Most of us have adopted a fairly regular daily pattern: sleep eight or nine hours each night, work during normal business hours, come together each evening for supper. When the days are long some of us shift our patterns to exercise out-of-doors after sunset and avoid UV damage. We dress and groom simply and unpretentiously, and we have furnished our home similarly. We eat simple, nourishing food. Most of us engage in aerobic exercise, like running, swimming, or cycling for at least a half hour each day.
We are wary of addiction—habitual maladaptive behavior—of all kinds. We are very careful with psychoactive substances, including even things like wine, beer, coffee, and tea. To protect Magic and residents guests here from legal difficulty we ask everyone to refrain from storing or using illegal substances here.
We often listen to music. We dance a lot, sing a bit, and some of us play musical instruments. Though we have our moments of raucousness and exuberance, we generally maintain an atmosphere of calm and relative quiet.
We are very modest consumers by the standards of the community in which we live, rarely eating in restaurants, buying new things of any kind, purchasing professional services, or even traveling in motor vehicles. We get around primarily by walking or biking, even over distances measured in tens of miles.
We aim to set a positive example by sharing space and equipment in a frugal, convivial way. Typically fifteen or more of us are in residence. With about four thousand square feet of buildings, including garages, greenhouse, sheds, et cetera, we live at a density higher than many U.S. residents do. We manage this by substituting consideration and self-revelation for space.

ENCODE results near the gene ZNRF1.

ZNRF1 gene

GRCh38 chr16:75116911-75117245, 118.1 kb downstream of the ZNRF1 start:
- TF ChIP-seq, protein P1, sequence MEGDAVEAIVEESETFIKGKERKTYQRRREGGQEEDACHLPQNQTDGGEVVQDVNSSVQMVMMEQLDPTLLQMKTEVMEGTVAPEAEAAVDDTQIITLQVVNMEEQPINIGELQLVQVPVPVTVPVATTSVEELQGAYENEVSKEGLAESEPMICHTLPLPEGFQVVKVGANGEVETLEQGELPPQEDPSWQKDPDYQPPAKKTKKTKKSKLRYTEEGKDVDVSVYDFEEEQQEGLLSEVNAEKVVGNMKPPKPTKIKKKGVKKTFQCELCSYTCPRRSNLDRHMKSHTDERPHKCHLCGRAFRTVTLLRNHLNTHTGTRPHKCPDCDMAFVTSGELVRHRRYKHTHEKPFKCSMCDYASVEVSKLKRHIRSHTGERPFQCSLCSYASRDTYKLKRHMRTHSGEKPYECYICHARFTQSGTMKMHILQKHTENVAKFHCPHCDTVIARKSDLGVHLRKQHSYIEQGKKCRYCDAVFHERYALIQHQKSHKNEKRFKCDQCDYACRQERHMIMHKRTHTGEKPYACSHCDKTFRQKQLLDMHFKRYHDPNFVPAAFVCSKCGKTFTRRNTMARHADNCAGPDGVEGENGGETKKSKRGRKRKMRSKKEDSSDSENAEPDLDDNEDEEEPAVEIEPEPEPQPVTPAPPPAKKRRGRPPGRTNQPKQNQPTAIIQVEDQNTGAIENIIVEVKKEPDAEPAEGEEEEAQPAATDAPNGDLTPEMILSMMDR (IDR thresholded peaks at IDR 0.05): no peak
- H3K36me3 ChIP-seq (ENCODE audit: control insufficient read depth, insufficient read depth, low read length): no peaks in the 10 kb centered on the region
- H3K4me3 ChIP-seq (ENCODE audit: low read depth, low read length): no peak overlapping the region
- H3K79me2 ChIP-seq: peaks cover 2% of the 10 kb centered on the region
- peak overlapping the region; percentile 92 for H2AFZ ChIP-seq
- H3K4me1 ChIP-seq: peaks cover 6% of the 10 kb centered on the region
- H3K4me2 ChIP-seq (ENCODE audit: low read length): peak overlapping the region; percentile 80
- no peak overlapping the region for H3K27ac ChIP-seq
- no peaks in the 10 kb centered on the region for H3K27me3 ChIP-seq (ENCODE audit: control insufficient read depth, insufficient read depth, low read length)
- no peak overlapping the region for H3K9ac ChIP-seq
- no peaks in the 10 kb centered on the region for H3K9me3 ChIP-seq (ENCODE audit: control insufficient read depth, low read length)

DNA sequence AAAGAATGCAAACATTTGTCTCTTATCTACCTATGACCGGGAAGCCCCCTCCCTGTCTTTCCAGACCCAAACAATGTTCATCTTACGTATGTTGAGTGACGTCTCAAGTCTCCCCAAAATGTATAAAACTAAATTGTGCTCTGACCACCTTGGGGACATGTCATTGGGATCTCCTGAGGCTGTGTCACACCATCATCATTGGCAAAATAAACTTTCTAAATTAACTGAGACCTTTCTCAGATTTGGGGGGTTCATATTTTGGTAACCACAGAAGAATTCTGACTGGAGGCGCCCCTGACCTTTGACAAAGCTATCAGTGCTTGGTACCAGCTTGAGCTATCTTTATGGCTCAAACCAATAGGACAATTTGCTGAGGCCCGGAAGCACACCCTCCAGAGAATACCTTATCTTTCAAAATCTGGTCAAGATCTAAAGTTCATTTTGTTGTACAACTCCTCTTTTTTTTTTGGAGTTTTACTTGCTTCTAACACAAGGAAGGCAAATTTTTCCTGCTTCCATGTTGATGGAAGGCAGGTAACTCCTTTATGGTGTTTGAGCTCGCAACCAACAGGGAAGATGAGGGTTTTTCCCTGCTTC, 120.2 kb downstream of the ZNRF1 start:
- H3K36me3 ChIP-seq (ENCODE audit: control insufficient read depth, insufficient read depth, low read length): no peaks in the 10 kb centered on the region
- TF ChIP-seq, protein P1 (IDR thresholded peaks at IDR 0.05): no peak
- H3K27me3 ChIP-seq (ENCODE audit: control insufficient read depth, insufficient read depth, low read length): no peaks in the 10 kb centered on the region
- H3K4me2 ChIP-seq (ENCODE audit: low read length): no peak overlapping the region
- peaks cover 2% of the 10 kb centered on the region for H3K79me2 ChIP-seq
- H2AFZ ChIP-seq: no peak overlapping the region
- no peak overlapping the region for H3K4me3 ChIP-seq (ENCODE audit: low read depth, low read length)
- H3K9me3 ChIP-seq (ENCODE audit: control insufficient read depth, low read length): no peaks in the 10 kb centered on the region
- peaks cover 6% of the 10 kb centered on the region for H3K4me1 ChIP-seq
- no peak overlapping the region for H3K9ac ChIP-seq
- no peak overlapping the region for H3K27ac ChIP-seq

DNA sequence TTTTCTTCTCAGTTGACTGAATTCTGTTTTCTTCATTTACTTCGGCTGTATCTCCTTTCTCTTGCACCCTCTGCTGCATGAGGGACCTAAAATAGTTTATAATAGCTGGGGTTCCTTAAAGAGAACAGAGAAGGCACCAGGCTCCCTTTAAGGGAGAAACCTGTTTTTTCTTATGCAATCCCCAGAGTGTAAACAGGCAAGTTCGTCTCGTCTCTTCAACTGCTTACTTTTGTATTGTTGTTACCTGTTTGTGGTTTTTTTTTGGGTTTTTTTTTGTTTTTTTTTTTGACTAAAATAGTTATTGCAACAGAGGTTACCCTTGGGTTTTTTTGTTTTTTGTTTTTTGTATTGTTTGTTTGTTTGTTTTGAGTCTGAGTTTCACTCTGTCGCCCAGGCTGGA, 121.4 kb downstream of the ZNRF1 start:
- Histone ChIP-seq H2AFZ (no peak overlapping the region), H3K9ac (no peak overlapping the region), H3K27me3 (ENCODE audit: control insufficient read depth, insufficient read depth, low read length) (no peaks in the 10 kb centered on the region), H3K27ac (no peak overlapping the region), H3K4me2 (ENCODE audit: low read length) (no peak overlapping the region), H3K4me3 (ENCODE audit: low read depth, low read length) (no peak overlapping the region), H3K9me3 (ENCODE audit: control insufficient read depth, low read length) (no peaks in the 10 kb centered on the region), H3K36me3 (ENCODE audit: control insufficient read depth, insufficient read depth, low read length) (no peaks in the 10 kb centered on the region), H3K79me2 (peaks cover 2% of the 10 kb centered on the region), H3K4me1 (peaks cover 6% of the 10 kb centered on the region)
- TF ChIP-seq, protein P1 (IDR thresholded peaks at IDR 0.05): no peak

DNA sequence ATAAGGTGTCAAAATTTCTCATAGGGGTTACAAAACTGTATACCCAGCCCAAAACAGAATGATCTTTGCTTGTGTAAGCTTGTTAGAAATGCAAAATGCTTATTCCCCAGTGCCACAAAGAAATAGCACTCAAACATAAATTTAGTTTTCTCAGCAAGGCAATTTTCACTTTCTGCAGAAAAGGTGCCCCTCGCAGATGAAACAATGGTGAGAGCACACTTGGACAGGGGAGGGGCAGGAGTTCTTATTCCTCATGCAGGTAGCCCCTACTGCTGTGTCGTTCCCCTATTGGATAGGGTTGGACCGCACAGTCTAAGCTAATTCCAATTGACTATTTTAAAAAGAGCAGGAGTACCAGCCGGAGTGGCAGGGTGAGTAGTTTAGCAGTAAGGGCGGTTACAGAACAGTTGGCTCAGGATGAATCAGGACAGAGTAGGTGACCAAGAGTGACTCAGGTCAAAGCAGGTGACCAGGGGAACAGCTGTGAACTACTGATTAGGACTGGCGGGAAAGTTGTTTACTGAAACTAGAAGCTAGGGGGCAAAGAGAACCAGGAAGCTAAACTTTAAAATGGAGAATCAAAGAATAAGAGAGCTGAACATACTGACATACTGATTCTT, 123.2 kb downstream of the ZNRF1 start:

We devote substantial life to learning about each other, often eating, exercising, working, or partying together. Each calendar quarter some of us set aside a day or so to plan and review together. Day-to-day we interact one-on-one and in small groups to strengthen the fabric of our community. Though we are gentle people, we are spirited in conversation, and dedicated to our venture. We move quickly to personal and heartfelt topics.
Over the years we have become convinced that we enjoy more freedom when we are neat, orderly, and clean. People who visit here are often surprised by our attention to these qualities and we are grateful for all that you do to sustain them.
Currently several of us make little distinction between home and office, work and play. Although we enjoy what many consider unusual freedom in choosing what we do, and when, we are disciplined in our lives, and respectful of each other’s desires for privacy and quiet while engaged in activities requiring concentration.
In summary, we are an unusual hybrid, with elements of school, family, monastery, and public service venture operated by a group of agnostic, freedom-loving, orderly, intellectual animals. If you like the sounds of this, we hope you’ll give us a chance to meet you.
Sometimes as we read the section below, we think, “We sure are particular. I hope people will still want to come.” Then we remember that this is how we live. This is the bare minimum we aim to give to each other.
We want to invite into our home people who will appreciate our ways and feel enriched by the opportunity to be with us. We hope what follows will seem easy and natural to you.
Make arrangements in advance. If you arrive unannounced, be prepared to be asked to return at another time, or to join us in what we are doing, or to fend for yourself with whatever we offer.